February is LGBTQ+ History Month and to mark the annual month-long celebration, we have recently spoken to Lee Fountain-Vessey, who is the Head of our LGBTQ+ society at Screen and Film School Manchester.
Lee put together a helpful presentation that documented some key milestones in the history of the queer community in the UK. This presentation was used in the Film School this month as a fun, dynamic educational tool for all to see. We caught up with Lee to discuss this and crucially for our students, we picked out some iconic queer films that are worth watching.
The first official LGBTQ+ History Month did not occur until 2005 in the UK, but Lee highlighted a succession of crucial historical moments that you may not be familiar with that stretch back through the past one hundred years in this country. In 1951, Roberta Cowell was the first trans woman known to have sex reassignment surgery in the UK. She was a British fighter pilot and a racing car driver. Then three years later, The Wolfenden Report was one of the first steps towards the decriminalisation of homosexuality in the UK. The report outlined that homosexuality was not a disease and that “homosexual behaviour between consenting adults in private should no longer be a criminal offence.”
Staying in the 1950s and heading into the world of film, the first touchstone blockbuster that Lee picked out was Some Like it Hot (1959). Aside from being one of the funniest films of the twentieth century, Some Like it Hot was pivotal in supporting the LGBTQ+ community. While the film does contain its fair share of flaws, there’s no doubt that its depiction of LGBTQ+ issues within mainstream society largely contributed to the social inclusion and accessibility of information surrounding the struggles that the community face every day.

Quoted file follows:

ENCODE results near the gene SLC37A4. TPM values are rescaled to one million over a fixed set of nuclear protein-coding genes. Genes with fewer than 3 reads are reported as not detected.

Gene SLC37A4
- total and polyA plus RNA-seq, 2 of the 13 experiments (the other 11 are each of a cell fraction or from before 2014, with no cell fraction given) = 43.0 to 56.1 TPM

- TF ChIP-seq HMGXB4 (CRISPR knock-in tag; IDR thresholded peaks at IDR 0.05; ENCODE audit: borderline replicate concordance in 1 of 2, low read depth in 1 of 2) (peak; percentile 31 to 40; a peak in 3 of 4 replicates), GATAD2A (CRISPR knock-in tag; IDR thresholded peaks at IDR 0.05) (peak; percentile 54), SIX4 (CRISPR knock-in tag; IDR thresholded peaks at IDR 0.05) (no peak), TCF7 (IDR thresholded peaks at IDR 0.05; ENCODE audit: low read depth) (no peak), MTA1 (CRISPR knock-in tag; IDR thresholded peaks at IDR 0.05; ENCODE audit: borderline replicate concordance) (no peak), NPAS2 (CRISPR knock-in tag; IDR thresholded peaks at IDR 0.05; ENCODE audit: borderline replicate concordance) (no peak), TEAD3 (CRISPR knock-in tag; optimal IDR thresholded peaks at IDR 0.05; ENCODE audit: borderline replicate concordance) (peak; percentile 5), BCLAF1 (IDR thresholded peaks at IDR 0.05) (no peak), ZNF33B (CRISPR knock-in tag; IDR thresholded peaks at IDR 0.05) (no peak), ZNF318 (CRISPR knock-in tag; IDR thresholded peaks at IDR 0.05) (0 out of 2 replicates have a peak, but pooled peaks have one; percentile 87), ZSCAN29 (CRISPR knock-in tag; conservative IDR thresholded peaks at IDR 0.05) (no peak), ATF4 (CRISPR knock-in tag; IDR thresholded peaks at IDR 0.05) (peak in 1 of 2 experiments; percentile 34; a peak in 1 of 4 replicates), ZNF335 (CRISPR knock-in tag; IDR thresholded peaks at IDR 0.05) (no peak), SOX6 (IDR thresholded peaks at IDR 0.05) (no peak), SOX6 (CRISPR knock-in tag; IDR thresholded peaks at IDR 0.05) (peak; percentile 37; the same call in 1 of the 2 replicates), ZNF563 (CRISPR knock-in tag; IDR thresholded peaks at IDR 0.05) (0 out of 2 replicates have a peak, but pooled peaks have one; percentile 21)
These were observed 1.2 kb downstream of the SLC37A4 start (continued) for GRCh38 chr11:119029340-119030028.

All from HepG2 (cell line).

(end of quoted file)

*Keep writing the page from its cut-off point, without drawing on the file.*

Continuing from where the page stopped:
Fast forward to the 1990s, and Lee was keen to point out the influence of films such as Paris is Burning (1990), The Watermelon Woman (1996), and But I’m a Cheerleader (1999). These films, which range from the comedic to the dramatic, explore themes such as the Ballroom culture of New York City, as well as the exploits of a young, black lesbian working a day job in a video store while trying to make a film about a black actress from the 1930s, and finally But I’m a Cheerleader contains themes of sexuality, gender roles and social conformity presented in a satirical, upbeat way.
Lee’s presentation, which chronicles a history of LGBTQ+ milestones in the 20th century, was completed by Moonlight, an Oscar-winning film from 2016. At a time when gay culture was overwhelmingly white the Director Barry Jenkins explored the experience of queer black men and the many challenges they face. This seminal film was released in February 2017 in the UK, which coincided with LGBTQ+ History Month that year and won three Oscars, for Best Picture, Best Supporting Actor and Best Adapted Screenplay.
Lee’s research and ingenuity when putting together this helpful resource didn’t go unnoticed and we hope that it can be used for many years to come within the walls of Screen and Film School Manchester when LGBTQ+ History Month comes around. Here’s what Lee had to say about this experience:
“I am nonbinary and queer, and I run the LGBTQ+ Society at Screen and Film School Manchester. I created this presentation for LGBTQ+ History Month as quite often queer history is overlooked or underrepresented. Furthermore, I wanted to use this opportunity to educate my fellow students on prolific LGBTQ+ moments, people and films. I also wanted to demonstrate how alarmingly recent many of these historical milestones have been to encourage people to continue to fight for equality, representation and rights.”
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